Leaders of the top five betting operators in the UK yesterday gave the House of Lords Select Committee insights and views on the’ Social and Economic Impact of the Gambling Industry.’
Established in 2019, with a view to developing better regulatory frameworks and oversight, the Lords Committee continues its review of UK gambling seeking to gain valuable research and ‘reliable facts’ on particular industry variables and dynamics.
Led by Yarmouth’s Lord Michael Grade, the Committee challenged a chief executive ‘ witness panel’ consisting of Kenneth Alexander (GVC Holdings), Ulrik Bengtsson (William Hill), John Coates (bet365), Dan Taylor (Paddy Power Betfair) and Conor Grant (COO of Sky Bet)–a late replacement for Sky Bet’s chief executive Ian Proctor.
Brigid Simmonds OBE, Chair of the Betting and Gaming Council (BGC), the newly created’ single industry ‘ representative body for UK gaming, joined the UK betting members.
Simmonds commenced the proceedings by splitting up the UK gambling industry statistics as a national employer and tax investor, stating: “We are an industry that employs and supports 107,000 people in this country, contributing more than £14 billion to the UK economy.
“Tax-wise we make a contribution to the UK treasury of around £3.5 billion every year. We are obviously the major contributor for horseracing, at around £350 million a year, and frankly, horse and greyhound racing would not survive in this country without our support.”
The Select Committee will challenge the panel on public perception concerns in which Lords cited UK media reports speculating that gambling leaders had set up BGC’ as an attempt to regulate themselves before the government regulates the industry.’
Simmonds responded to the rumours, explaining that the BGC was formed when incumbents ‘ recognised that the industry has not been the best in class’ and that its leaders were determined to make ‘big commitments and actions’ to change perceptions and fix gambling harms.
In support of the BGC’s mandate, Ulrik Bengtsson, CEO of William Hill, pointed to significant progress made through collaboration formed by establishing’ collaborative networks’ between betting firms that saw industry leaders implement the’ whistle-to-whistle’ ban on ads.
Bengtsson told the Select Committee: “Under new commitments, particularly focused on under-age gambling, we have reduced the number of young audiences exposed to betting advertising by over 90%. That is real progress and highlights why collaboration is effective and beneficial.”
The CEO panel would then discuss more examples of corporate partnership strategies that had helped raise £ 10 million for problem gambling damage studies, and that GamStop–the self-exclusion system for the sector–would be accepted as a licencing condition by the UK Gambling Commission (UKGC).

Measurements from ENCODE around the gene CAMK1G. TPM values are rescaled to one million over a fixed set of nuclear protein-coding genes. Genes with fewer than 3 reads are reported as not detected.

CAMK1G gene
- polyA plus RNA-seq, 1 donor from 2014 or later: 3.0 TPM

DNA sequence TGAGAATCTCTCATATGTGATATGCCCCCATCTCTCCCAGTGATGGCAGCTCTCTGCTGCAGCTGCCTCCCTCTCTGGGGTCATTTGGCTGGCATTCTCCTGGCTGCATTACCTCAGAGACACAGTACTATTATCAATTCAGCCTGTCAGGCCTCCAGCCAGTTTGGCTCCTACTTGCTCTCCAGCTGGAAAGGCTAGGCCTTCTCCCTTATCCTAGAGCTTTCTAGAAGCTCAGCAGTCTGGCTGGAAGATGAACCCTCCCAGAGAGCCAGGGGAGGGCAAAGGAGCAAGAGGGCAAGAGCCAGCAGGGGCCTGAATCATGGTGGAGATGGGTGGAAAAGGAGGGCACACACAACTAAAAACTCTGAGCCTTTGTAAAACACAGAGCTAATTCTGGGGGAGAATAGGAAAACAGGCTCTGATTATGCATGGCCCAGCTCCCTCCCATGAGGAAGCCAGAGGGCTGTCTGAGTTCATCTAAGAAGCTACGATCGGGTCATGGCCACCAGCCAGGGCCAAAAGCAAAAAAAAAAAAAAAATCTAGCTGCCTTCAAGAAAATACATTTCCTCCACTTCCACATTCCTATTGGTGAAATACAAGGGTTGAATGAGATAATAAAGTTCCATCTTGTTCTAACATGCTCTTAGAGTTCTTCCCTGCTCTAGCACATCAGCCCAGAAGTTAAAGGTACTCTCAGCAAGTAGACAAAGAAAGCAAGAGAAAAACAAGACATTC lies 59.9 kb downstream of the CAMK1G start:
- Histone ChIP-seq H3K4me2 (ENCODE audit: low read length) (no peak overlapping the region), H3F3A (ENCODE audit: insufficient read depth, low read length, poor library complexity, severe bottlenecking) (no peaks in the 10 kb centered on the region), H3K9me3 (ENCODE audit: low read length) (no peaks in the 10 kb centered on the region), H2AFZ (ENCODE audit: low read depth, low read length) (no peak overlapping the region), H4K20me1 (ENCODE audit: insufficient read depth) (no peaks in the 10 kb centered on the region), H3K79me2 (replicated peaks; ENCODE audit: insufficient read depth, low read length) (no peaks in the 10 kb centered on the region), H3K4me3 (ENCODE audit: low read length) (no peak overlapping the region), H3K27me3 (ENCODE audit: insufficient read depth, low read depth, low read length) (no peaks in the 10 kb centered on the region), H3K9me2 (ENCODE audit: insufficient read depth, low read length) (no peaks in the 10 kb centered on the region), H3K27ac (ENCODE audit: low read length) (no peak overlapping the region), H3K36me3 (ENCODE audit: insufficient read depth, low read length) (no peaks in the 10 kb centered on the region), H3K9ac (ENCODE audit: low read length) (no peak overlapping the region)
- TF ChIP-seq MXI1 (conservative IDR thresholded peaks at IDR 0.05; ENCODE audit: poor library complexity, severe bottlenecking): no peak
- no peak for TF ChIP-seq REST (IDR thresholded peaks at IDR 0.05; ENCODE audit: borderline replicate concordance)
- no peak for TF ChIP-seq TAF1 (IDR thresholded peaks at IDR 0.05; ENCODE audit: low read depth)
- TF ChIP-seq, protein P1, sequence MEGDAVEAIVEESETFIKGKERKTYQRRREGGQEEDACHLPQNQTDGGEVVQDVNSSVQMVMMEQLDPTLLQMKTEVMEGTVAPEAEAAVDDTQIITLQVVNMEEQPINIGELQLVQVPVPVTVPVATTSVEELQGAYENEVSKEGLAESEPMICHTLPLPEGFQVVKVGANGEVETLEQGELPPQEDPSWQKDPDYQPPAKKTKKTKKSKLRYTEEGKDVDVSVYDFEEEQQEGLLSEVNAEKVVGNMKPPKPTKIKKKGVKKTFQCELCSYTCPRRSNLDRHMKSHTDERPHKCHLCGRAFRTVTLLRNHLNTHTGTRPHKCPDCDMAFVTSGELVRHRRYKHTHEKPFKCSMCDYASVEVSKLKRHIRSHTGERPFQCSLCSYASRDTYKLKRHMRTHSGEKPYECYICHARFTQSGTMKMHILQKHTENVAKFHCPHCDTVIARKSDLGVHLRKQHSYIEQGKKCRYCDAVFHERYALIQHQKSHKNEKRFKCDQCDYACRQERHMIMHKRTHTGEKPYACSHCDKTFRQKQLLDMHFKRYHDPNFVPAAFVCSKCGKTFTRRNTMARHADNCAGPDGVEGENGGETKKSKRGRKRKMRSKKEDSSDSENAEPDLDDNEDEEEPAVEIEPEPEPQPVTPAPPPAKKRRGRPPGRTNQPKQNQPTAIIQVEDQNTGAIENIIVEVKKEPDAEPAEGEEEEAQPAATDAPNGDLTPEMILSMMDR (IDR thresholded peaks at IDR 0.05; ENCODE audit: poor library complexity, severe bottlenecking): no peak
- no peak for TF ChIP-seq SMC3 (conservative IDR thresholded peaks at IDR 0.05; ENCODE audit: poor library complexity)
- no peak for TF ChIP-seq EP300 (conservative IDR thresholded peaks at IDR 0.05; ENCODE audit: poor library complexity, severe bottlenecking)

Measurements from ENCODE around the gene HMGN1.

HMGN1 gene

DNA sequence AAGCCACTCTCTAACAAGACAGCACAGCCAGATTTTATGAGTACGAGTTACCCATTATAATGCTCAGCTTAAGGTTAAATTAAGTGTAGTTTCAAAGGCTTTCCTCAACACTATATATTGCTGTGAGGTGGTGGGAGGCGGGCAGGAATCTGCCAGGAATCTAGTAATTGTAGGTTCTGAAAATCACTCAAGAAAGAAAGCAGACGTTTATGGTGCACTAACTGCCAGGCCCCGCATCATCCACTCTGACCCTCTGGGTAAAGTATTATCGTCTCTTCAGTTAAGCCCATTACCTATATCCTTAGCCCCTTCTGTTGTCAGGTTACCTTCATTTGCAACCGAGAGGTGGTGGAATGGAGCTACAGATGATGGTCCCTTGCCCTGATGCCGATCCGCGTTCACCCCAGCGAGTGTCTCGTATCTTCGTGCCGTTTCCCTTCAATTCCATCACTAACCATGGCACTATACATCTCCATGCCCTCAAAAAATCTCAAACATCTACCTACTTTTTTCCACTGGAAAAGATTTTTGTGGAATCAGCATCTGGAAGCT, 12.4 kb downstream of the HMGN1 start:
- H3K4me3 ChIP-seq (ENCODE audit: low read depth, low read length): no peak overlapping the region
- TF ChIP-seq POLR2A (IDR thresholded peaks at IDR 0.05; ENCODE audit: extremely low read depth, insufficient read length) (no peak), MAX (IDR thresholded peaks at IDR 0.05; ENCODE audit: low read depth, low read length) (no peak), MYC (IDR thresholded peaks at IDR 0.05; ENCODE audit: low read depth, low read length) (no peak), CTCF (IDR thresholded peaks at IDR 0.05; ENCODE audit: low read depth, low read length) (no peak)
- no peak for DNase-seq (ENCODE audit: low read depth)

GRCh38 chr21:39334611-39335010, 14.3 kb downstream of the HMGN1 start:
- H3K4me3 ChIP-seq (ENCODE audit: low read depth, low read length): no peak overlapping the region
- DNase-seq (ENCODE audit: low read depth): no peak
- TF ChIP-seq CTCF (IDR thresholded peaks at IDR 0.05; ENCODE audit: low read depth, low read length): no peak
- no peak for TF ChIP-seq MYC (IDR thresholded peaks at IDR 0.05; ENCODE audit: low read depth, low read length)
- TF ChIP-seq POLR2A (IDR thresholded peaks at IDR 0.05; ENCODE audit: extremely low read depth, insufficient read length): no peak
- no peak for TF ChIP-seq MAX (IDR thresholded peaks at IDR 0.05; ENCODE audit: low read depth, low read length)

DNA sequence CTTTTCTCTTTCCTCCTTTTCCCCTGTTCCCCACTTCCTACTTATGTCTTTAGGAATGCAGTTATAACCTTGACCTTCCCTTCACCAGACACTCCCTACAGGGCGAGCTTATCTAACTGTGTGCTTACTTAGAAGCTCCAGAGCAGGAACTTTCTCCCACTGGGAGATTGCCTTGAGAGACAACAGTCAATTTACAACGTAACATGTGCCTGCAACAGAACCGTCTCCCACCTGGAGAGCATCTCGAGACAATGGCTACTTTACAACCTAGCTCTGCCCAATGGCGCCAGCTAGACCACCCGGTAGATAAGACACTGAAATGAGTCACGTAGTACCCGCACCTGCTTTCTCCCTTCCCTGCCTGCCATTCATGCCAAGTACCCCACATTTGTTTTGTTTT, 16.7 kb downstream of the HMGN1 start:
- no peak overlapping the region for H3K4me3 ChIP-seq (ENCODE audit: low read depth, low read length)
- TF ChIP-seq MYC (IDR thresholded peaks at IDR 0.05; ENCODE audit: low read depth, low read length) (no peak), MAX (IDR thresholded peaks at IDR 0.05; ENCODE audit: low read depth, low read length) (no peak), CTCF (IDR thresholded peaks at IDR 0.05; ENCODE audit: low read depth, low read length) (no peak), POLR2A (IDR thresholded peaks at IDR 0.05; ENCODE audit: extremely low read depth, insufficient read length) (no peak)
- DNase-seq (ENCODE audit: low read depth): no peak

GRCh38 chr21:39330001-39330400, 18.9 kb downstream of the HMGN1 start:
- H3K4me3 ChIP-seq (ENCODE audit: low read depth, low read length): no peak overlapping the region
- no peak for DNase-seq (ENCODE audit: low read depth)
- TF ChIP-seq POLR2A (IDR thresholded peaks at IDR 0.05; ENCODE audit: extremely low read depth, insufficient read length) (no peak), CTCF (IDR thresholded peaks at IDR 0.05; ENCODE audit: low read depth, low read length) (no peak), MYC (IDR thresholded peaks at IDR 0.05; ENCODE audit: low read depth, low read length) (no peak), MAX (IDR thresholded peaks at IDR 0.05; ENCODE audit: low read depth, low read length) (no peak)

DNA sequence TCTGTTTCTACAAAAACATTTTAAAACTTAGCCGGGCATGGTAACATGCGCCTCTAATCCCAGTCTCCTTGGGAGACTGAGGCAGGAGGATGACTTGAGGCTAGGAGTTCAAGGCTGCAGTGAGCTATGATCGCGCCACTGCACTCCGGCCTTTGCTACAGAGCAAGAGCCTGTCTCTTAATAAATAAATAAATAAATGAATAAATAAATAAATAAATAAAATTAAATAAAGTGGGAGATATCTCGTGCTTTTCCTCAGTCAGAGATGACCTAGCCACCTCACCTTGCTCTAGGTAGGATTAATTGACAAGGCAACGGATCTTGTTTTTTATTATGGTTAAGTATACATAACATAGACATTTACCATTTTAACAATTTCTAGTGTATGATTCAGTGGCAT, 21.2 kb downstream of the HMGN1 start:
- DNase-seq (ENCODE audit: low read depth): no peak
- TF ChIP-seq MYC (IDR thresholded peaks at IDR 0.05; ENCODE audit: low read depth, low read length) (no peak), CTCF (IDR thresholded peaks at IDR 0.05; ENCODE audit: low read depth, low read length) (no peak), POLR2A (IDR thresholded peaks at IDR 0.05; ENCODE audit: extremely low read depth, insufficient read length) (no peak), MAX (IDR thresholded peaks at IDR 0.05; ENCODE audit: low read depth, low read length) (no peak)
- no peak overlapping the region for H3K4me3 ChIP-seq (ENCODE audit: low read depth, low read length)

The leadership panel agrees that a review of the Gambling Act of 2005 is inevitable and appropriate. Nonetheless, John Coates, the joint vice president of bet365, advised the Committee of Regulatory Nuances attached to’ channelling’ with regard to the use of controlled services helping to discourage wagering on the black market.
“They call it channelling and it’s a vital point. At the moment bet365 is licensed in 15 different countries and we see dependent on the level of the regulation how open it is you see different levels of channelling,” said Coates.
“This has been one of the successes of the Gambling Act, in that channelling has been pretty high in the UK, when compared to other countries.”
The group, in support of Coates ‘ argument, referred to a report by PWC 2019 documenting that ‘200,000 people had gambled on unknown and unregulated sites”.
Focusing on regulatory complexities, the Committee will investigate to the tribunal whether UK gaming needed ‘alignment on the level of stakes and prizes’ allowed across land and online verticals.
Dan Taylor, CEO of Paddy Power Betfair, responded by highlighting significant differences between customer purchases in retail and online wagering environments.
Taylor emphasised that a review of the Gambling Act provided a unique opportunity for operators to collaborate with government, review an array of player data with a view to improving security and ensuring players could spend beyond their means.
“What is incumbent on us, and where we need to work with the review to shape the regulation, is to ensure that protections are put in place for players that makes play affordable for them,” Taylor detailed.
Advising regulatory stakeholders, Taylor and the panel recommend that the review investigate how to develop a coherent’ joined-up picture of affordability’ across the gambling industry.
Asked on what regulations the panel would recommend to review for online gambling, Kenneth Alexander, CEO of GVC Holdings, highlighted concerns about advertising and consumer engagement.
“We could jump-on to several factors that can be considered, and affordability is certainly one of them. Also is the industry too much in the face of the consumer, is there too much TV Advertising, too much Sponsorship,” Alexander said.
“When audiences watch TV sporting events, are they seeing too much Ladbrokes, Coral, bet365 and the rest. I think that is the undoubtedly the case and has to be looked at.”